5. The method according to claim 1, further comprising performing an Image Orientation Estimation to align the digital images with the 3D CAD model, wherein the digital images are augmented by the unreliable components of the 3D CAD model, whereby superimposition is based on the Image Orientation Estimation.

6. The method according to claim 1, wherein in performing superimposition, reliable components are used for alignment, a first superimposition produces intermediate results, a portion of the unreliable components are re-categorized as reliable components based on the intermediate results, and a second superimposition is performed with alignment based also on the components that were re-categorized as reliable components.

7. The method according to claim 1, wherein discrepancies between the 3D CAD model and the as-built state of the industrial plant are determined by a photogrammetric method, using at least two superimposed images, which show the same scene from different angles and positions.

8. The method according to claim 1, wherein for at least some of the reliable components, no digital image is superimposed on the 3D CAD model.

9. The method according to claim 1, wherein the method is performed without requiring optical markers to be physically placed throughout the plant for estimation of camera position and direction of view.

10. The method according to claim 1, wherein the method is performed without requiring optical markers to be physically placed in the plant.

11. The method according to claim 2, further comprising performing an Image Orientation Estimation to align the digital images with the 3D CAD model, wherein the Image Orientation Estimation is based on positions of the reliable components as determined with a 2D feature detection in the digital images.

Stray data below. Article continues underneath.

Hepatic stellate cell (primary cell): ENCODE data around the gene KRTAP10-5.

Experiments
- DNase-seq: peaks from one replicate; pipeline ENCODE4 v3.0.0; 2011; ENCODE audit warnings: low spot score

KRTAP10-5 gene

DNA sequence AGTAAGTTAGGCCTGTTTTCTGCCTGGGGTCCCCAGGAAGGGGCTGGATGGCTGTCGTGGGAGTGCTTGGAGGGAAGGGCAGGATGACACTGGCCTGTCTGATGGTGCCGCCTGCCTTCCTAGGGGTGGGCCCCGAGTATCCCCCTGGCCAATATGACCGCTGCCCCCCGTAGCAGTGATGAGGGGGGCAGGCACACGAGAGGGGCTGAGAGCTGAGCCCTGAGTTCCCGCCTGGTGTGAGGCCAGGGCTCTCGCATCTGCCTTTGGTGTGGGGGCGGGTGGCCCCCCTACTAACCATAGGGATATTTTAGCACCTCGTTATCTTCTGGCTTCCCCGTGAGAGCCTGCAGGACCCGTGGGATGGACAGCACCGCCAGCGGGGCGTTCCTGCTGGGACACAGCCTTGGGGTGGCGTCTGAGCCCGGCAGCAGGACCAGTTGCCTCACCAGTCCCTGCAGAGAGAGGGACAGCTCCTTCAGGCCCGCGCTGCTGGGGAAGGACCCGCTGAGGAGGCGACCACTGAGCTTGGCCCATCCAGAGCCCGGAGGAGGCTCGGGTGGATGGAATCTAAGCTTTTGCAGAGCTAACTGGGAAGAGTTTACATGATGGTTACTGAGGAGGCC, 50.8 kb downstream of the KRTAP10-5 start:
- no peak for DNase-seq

12. The method according to claim 11, wherein the Image Orientation Estimation is based on positions of the reliable components and an automatic establishment of a correspondence between 2D detection results in the digital images and the positions of the reliable components in the 3D CAD model.

13. The method according to claim 12, wherein the digital images are augmented by the unreliable components of the 3D CAD model, whereby superimposition is based on the Image Orientation Estimation.

Description:

The invention relates to a method for comparing the 3D computer model of an industrial plant, which was for example designed during planning of the plant, or during planning of service activities, with the physical installation after erection.

The planning of industrial plants is nowadays widely based on Computer Aided Design (CAD). Therefore, a 3D CAD-model of most structures and components of a plant is available, representing the design state. However, during the erection of the physical plant, usually minor and major deviations from the original plant design occur, e.g. components and/or structures are shifted, components are missing, etc.

For reasons of approval, documentation, technical inspections, etc., a precise knowledge and documentation of the as-built condition of a plant is crucial.

Furthermore, in many cases the planning and preparation of plant service activities are preferably carried out based on a 3D CAD model, which accurately represents the as-built condition of the physical plant.